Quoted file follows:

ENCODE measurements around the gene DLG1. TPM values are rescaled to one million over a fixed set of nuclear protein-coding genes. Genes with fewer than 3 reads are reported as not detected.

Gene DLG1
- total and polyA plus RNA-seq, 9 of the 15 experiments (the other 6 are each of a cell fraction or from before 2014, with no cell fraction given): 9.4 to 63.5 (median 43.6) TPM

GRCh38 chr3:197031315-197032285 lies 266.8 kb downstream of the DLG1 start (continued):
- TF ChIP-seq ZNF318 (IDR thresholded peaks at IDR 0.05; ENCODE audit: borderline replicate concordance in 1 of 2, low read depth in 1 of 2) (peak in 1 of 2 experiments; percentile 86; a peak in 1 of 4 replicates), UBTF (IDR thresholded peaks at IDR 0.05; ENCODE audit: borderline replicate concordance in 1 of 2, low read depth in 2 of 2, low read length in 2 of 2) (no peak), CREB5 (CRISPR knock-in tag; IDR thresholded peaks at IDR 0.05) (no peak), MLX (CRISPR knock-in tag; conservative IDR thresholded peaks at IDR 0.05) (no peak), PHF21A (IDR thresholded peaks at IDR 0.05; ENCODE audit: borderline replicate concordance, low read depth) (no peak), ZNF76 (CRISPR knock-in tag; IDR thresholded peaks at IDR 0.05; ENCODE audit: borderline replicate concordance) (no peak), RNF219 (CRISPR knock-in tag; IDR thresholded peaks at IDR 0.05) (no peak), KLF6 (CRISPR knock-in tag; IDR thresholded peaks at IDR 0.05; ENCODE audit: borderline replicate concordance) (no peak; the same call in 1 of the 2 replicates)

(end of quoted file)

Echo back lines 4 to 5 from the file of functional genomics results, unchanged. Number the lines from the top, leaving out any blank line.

GRCh38 chr3:197031315-197032285 lies 266.8 kb downstream of the DLG1 start (continued):
- TF ChIP-seq ZNF318 (IDR thresholded peaks at IDR 0.05; ENCODE audit: borderline replicate concordance in 1 of 2, low read depth in 1 of 2) (peak in 1 of 2 experiments; percentile 86; a peak in 1 of 4 replicates), UBTF (IDR thresholded peaks at IDR 0.05; ENCODE audit: borderline replicate concordance in 1 of 2, low read depth in 2 of 2, low read length in 2 of 2) (no peak), CREB5 (CRISPR knock-in tag; IDR thresholded peaks at IDR 0.05) (no peak), MLX (CRISPR knock-in tag; conservative IDR thresholded peaks at IDR 0.05) (no peak), PHF21A (IDR thresholded peaks at IDR 0.05; ENCODE audit: borderline replicate concordance, low read depth) (no peak), ZNF76 (CRISPR knock-in tag; IDR thresholded peaks at IDR 0.05; ENCODE audit: borderline replicate concordance) (no peak), RNF219 (CRISPR knock-in tag; IDR thresholded peaks at IDR 0.05) (no peak), KLF6 (CRISPR knock-in tag; IDR thresholded peaks at IDR 0.05; ENCODE audit: borderline replicate concordance) (no peak; the same call in 1 of the 2 replicates)